Copyright (c) 2016 by Barry Casselman. All rights reserved.

Monday, December 12, 2016


As long-time readers of this column know, the Prairie Editor
participates in an annual private dinner that commemorates
the memory of Winston Churchill on or near his birthday,
November 30.

Other such dinners take place in the U.S. and the United
Kingdom, and with no doubt more celebrated participants,
but none are likely to be more interesting in their culinary
fare, nor truer to the spirit of parliamentary debate in which
the English statesman so singularly and memorably contributed
during his long stint as a member of the British lower house.

It has been 142 years since Sir Winston was born , and the local
dinner here in Minneapolis was begun 42 years ago on the
centenary of his birth. It began as a dinner for six politically
active Minnesotans with a modest six-course menu featuring
breaded oysters, roast ham, good cigars, and some decent

The host, a prominent local attorney nationally known for his
arboreal conservation efforts, has repeated the dinner every
year since, all but one at his home. It now has nine guests (on
a permanent list), is black-tie (one guest shows up in a formal
Scottish Highland kilt), and the occasion goes through twelve
courses, numerous bottles of the finest wines and cordials, and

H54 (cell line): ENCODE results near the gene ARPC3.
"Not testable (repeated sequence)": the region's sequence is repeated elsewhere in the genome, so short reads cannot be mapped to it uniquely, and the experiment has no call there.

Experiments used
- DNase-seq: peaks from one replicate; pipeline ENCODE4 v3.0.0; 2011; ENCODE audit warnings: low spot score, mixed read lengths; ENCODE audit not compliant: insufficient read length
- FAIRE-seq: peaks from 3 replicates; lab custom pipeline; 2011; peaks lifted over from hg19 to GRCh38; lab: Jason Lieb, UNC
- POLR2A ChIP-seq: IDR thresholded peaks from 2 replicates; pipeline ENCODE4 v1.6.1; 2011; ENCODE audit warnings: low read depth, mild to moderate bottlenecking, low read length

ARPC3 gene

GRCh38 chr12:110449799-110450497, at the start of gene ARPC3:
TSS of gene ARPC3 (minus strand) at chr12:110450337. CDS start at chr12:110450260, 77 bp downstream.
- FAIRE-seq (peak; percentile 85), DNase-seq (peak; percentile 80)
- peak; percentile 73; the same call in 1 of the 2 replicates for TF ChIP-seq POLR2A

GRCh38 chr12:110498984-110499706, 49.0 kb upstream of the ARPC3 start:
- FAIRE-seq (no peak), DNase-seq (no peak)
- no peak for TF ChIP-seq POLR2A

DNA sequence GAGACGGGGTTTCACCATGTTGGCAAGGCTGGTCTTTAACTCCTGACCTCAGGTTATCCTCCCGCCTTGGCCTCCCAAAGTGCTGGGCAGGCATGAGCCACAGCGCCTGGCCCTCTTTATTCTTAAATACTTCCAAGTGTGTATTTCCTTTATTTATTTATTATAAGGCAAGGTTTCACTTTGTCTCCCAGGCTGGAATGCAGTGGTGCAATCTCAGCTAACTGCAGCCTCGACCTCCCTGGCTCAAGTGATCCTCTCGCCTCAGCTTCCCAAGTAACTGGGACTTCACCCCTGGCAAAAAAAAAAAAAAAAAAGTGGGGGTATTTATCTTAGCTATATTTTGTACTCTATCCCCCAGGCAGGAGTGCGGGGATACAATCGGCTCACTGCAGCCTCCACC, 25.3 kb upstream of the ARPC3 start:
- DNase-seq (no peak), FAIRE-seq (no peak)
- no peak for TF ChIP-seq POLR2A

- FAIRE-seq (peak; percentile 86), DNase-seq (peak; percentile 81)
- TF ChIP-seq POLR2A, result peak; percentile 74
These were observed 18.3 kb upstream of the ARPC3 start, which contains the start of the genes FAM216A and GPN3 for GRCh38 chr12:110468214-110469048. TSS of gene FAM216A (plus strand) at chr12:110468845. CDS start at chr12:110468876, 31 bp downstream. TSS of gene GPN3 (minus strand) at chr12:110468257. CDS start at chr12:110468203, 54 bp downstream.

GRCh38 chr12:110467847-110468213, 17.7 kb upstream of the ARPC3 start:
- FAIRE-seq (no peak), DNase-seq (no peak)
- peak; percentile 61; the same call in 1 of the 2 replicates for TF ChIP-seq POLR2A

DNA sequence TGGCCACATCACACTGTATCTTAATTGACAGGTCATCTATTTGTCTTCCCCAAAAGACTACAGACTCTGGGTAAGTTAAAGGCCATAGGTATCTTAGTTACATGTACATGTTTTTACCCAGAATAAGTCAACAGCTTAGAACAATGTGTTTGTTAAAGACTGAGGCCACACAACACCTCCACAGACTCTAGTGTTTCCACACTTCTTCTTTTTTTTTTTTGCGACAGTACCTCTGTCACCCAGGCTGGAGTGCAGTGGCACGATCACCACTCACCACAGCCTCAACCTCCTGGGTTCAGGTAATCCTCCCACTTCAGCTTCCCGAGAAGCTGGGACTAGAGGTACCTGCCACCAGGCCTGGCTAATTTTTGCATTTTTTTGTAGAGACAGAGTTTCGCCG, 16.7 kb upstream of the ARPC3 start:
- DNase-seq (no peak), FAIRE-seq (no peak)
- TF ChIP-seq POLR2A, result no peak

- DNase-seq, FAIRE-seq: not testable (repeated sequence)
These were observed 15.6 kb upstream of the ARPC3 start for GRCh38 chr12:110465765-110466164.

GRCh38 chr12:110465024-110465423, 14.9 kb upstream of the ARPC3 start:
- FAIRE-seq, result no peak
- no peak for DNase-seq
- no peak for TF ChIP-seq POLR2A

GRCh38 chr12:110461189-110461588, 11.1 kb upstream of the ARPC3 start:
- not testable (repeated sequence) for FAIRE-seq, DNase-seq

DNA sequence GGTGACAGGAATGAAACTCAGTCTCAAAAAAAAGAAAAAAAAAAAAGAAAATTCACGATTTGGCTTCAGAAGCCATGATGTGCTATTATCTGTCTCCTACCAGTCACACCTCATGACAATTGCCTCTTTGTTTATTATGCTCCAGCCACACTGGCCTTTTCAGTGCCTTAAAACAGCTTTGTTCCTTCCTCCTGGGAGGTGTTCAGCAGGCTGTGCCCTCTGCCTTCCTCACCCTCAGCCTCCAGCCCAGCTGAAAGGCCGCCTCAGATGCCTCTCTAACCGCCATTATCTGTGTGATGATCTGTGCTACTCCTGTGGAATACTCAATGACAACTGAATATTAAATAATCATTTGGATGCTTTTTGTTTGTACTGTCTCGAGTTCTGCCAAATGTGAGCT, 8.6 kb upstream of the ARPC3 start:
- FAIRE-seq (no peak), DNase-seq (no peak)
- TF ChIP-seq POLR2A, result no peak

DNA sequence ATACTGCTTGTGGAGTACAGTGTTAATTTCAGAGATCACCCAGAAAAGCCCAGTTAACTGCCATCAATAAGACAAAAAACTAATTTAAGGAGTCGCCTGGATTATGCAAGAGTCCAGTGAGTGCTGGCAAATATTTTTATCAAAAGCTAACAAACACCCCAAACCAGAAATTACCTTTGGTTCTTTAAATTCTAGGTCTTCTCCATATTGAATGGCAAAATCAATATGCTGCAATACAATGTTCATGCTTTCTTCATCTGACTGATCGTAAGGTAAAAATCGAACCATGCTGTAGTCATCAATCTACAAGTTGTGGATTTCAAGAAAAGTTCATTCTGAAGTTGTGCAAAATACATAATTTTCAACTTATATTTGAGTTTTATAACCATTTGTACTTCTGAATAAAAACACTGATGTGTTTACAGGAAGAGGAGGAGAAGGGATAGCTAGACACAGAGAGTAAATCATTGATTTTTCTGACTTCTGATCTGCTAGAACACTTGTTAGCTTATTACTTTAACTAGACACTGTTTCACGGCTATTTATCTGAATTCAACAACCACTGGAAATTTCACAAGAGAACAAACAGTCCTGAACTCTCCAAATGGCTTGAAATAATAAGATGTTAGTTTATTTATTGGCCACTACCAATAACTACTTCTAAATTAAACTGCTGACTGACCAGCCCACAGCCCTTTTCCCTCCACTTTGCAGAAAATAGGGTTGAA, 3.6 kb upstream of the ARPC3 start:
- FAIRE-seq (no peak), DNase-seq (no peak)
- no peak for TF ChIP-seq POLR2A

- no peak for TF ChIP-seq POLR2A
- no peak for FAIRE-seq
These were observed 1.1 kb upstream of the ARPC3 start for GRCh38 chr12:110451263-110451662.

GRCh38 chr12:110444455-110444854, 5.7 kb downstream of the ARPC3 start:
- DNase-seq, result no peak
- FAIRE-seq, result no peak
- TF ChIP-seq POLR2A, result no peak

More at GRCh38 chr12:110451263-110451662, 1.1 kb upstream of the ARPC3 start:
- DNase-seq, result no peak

the best cigars, over an eight hour period beginning in the late
afternoon. The host, an excellent amateur chef, no longer does
the cooking himself, but the dinner is prepared by a talented
professional chef/sommelier who in his day job serves as one of
the major wine buyers in the region.

The participants are older gentlemen who have been, or are still,
active, in public affairs, and include a former congressman, a
former city councilman, two former candidates for governor,
a former presidential appointee, current and former business
executives, an architect, the host, and yours truly. Politically,
the guests range from liberal to centrist independent to

Toasts are offered to Mr. Churchill, Her Majesty The Queen,
the president of the United States, and (on this occasion) the
president-elect of the United States.

The event begins in a fireplace-lit library of leather chairs,
antique furniture, and two stories of a fine book collection,
with the serving of a variety of appetizers including breaded
oysters, Gouda cheese on zweiback, irresistible shrimp toasts,
and very dry Spanish sherry.

The conversation between the invitees, many of whom have not
seen each other since the previous dinner, is cordial, and with
the surprise presidential election result, was destined to be lively.
This phase is then closed with the playing of a recording of one
of Mr. Churchill’s speeches, delivered by himself.

The diners then move to the nearby formal dining room where
the table settings are elegantly arranged with sterling silverware
of numerous and various forks, spoons and knives, several crystal
wine and water glasses, and the finest china for each diner.

This year’s meal began with fresh lobster, three imported
cheeses and pasta, playfully described as “lobster mac and cheese.”
(The Kraft folks never sold any package which produced
so rich a dish as this.) The next course was sliced, slow-roasted
goose breast with a fig-madeira sauce accompanied by red
cabbage. The following course was tenderloin of American bison ,